While talking with someone recently, we discovered we shared a seemingly rare love of maps. Maps are truly awesome and useful tools and not just for figuring out how to get from one place to another. Maps provide insight into what a place looks like, giving clues about the layout and geography of a place you’ve never been. Street names and other labels can hint at the history of the place. Historical maps show what a place looked like in times past.
I have used maps several times to help me with writing my blog and there are many more times when I should have gone to a map first. As I mentioned in the first Heth’s Run Bridge post, the G.M. Hopkins maps on Historic Pittsburgh are probably my favorite resource for Pittsburgh. Heth’s Run Bridge presented many puzzles that the maps helped me understand. I realized yesterday that I probably should have gone to these maps first when wanting to figure out which bridge remnant I saw from the Fort Duquesne Bridge (see June 19’s post). While writing that post, I did a search on the internet, but came up with nothing. The G.M. Hopkins maps came to the rescue, although there are two possibilities for which bridge the remnant belonged to. The first possibility I found on the 1900 map. This one was called the Union Bridge. By 1929, the Union Bridge was gone and another bridge connected the Point to the North Side. This one was called Manchester Bridge. This bridge was demolished in 1970, by which time the Fort Duquesne Bridge was built (see June 19th post). I made a few other discoveries about Pittsburgh while looking at the 1929 map. First, Penn and Liberty avenues used to come straight through to Water Road which ran along the northern shore of the Monongahela River. Today these avenues stop much further inland. The second major discovery was that Point Park already existed in 1929. It was significantly smaller than it is today, but it is there.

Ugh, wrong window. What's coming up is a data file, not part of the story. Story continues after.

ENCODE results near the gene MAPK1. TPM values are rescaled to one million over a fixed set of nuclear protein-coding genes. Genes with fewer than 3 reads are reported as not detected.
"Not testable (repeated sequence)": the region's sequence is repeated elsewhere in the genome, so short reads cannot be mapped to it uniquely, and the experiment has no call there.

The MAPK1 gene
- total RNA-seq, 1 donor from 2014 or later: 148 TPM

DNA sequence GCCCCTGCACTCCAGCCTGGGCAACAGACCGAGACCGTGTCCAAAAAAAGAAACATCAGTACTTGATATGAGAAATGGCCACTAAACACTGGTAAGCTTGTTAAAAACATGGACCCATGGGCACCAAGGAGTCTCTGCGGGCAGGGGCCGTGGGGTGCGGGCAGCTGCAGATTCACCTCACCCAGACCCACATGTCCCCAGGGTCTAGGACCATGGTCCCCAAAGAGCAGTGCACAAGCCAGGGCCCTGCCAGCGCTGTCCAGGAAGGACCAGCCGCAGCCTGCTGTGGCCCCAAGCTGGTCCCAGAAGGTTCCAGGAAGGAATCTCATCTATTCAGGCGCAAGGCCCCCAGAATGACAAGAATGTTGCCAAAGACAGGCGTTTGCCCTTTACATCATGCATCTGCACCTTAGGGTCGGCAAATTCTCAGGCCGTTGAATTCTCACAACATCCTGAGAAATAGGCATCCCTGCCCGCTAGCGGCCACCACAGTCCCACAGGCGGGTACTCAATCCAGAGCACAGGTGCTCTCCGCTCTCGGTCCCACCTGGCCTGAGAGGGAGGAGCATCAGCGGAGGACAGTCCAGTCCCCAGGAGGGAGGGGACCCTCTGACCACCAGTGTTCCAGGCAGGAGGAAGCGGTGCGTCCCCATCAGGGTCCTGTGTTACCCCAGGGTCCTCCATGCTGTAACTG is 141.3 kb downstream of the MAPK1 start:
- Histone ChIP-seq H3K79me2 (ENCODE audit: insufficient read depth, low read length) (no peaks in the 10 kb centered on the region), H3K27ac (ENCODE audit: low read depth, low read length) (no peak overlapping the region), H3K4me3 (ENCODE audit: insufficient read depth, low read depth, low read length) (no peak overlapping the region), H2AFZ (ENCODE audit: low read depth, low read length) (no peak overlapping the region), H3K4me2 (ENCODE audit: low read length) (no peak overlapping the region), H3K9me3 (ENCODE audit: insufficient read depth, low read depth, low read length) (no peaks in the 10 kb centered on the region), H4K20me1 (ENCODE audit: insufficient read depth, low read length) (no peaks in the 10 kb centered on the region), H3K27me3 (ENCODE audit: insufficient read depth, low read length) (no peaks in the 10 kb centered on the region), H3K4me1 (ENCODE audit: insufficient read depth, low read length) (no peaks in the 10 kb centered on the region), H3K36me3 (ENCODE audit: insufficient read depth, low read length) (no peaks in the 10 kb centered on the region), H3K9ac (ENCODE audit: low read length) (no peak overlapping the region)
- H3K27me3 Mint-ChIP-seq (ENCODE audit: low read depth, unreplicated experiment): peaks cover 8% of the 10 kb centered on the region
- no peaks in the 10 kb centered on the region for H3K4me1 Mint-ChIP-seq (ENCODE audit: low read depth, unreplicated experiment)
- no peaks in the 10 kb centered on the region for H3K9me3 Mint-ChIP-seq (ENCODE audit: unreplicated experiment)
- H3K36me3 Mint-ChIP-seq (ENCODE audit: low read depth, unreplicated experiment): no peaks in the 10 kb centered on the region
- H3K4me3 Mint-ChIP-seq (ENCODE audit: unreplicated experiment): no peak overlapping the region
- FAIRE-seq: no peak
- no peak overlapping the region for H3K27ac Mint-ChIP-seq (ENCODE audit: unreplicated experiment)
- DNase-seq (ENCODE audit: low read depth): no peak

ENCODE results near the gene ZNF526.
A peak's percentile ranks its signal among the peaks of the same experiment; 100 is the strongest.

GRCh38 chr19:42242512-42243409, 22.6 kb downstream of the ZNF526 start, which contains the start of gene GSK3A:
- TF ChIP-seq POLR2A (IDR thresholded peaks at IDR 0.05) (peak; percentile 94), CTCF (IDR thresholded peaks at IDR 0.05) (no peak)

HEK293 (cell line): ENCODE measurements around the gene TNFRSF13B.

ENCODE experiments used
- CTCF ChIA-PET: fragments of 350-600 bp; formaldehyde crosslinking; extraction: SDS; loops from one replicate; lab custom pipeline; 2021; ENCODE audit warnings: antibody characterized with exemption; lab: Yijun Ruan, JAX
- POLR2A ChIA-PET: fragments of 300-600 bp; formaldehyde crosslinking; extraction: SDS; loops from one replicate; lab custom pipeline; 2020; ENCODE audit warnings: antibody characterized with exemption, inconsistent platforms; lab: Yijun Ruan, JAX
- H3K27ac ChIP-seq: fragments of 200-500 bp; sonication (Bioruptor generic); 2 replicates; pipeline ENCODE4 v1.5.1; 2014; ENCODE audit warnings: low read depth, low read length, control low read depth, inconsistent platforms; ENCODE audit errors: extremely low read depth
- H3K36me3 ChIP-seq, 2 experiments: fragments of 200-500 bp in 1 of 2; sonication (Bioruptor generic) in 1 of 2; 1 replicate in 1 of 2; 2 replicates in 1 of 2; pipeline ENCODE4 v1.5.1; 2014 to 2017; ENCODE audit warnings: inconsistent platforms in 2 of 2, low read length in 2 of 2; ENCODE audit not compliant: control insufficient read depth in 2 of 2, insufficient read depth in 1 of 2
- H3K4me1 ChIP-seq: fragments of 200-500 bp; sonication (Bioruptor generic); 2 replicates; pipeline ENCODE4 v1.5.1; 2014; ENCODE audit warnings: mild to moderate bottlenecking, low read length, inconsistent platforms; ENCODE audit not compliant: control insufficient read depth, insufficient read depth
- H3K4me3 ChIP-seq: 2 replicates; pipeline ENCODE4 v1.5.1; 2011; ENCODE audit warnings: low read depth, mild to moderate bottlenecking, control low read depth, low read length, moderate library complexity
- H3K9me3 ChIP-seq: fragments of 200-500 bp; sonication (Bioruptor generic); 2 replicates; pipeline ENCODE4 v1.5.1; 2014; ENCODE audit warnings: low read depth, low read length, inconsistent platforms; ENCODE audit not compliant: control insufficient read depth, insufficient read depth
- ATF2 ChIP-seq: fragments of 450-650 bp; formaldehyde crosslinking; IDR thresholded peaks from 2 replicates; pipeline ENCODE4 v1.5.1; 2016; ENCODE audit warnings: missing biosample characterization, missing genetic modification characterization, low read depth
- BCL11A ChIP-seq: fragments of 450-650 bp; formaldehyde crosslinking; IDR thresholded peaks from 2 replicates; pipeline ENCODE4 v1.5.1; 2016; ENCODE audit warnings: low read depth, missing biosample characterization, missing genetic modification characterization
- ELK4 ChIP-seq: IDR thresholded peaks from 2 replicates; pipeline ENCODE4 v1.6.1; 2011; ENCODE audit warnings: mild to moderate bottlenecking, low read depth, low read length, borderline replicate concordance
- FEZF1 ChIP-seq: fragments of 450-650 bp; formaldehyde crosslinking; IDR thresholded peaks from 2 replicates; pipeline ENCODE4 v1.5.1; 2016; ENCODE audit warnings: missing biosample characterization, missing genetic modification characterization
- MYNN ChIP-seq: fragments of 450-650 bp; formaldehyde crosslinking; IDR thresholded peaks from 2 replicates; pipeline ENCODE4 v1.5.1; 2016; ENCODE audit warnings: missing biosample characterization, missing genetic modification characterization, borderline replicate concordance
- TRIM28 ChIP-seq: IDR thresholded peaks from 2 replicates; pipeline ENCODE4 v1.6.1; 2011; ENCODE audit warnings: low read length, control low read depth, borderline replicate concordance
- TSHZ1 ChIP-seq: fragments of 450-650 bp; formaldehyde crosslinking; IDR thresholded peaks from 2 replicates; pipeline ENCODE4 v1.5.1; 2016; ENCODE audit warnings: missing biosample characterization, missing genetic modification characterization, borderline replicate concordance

Google Maps helped me with identify the buildings near Lambeth Bridge (see June 28th post) that I didn’t take the time to stop and investigate while I was walking the bridge. Several of the buildings I was able to identify from labels that Google Maps conveniently placed on the map. The Parliament View Apartments weren’t labeled, but using Google Maps’s other wonderful feature–Street View–I was able to find a sign on the building identifying it.
The image leading this post is of another highly convenient map. On my recent trip to Cleveland, I arrived Downtown 2 hours before the person I was visiting finished work. We arranged to meet at their place of work, but I was only familiar with two or three of the streets in downtown Cleveland, and the meeting place wasn’t on any of them. I had just decided to use my skills of logic to find it (which would have been feasible in this case as one of the cross streets was a numbered street and the other was called Lakeside) when I came across this map on a street corner. It turns out that these maps are posted regularly around downtown Cleveland, which I thought was very considerate of the city. It made the city feel like it welcomed visitors with open arms, engaging them in being engaged in the city. Even though I had a plan for finding where I was going without a map, I prefer being safe rather than sorry, so I took the easy way out and used the map to figure out where I was supposed to end up. I also used it to plot out how I could spend the time I had until my friend got out of work to cross at least one of Cleveland’s bridges over the river Cuyahoga. I ended up getting distracted from this goal, but that is a story for another day….(see July 9 post)….
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